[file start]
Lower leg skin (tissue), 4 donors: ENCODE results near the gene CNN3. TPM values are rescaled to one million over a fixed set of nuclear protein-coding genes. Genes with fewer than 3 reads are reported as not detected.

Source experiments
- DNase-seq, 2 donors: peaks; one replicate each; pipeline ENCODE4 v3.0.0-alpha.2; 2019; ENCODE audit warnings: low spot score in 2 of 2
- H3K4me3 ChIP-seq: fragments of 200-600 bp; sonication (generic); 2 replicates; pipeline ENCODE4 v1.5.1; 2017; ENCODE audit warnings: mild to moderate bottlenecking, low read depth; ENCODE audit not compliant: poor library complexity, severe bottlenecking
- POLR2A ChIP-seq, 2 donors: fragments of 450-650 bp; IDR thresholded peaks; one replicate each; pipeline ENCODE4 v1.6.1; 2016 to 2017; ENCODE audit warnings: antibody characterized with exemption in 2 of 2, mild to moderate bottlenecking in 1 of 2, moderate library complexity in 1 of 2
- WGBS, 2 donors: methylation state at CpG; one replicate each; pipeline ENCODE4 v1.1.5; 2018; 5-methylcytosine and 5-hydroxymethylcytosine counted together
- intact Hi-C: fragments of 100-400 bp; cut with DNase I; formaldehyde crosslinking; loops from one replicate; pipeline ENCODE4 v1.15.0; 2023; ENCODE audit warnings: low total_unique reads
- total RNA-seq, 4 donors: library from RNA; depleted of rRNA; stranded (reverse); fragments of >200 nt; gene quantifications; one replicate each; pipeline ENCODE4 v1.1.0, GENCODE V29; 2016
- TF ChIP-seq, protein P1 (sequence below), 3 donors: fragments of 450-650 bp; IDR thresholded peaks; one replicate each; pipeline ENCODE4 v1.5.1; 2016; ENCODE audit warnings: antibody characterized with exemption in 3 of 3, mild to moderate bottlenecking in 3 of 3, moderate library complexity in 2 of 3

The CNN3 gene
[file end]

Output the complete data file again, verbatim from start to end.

Lower leg skin (tissue), 4 donors: ENCODE results near the gene CNN3. TPM values are rescaled to one million over a fixed set of nuclear protein-coding genes. Genes with fewer than 3 reads are reported as not detected.

Source experiments
- DNase-seq, 2 donors: peaks; one replicate each; pipeline ENCODE4 v3.0.0-alpha.2; 2019; ENCODE audit warnings: low spot score in 2 of 2
- H3K4me3 ChIP-seq: fragments of 200-600 bp; sonication (generic); 2 replicates; pipeline ENCODE4 v1.5.1; 2017; ENCODE audit warnings: mild to moderate bottlenecking, low read depth; ENCODE audit not compliant: poor library complexity, severe bottlenecking
- POLR2A ChIP-seq, 2 donors: fragments of 450-650 bp; IDR thresholded peaks; one replicate each; pipeline ENCODE4 v1.6.1; 2016 to 2017; ENCODE audit warnings: antibody characterized with exemption in 2 of 2, mild to moderate bottlenecking in 1 of 2, moderate library complexity in 1 of 2
- WGBS, 2 donors: methylation state at CpG; one replicate each; pipeline ENCODE4 v1.1.5; 2018; 5-methylcytosine and 5-hydroxymethylcytosine counted together
- intact Hi-C: fragments of 100-400 bp; cut with DNase I; formaldehyde crosslinking; loops from one replicate; pipeline ENCODE4 v1.15.0; 2023; ENCODE audit warnings: low total_unique reads
- total RNA-seq, 4 donors: library from RNA; depleted of rRNA; stranded (reverse); fragments of >200 nt; gene quantifications; one replicate each; pipeline ENCODE4 v1.1.0, GENCODE V29; 2016
- TF ChIP-seq, protein P1 (sequence below), 3 donors: fragments of 450-650 bp; IDR thresholded peaks; one replicate each; pipeline ENCODE4 v1.5.1; 2016; ENCODE audit warnings: antibody characterized with exemption in 3 of 3, mild to moderate bottlenecking in 3 of 3, moderate library complexity in 2 of 3

The CNN3 gene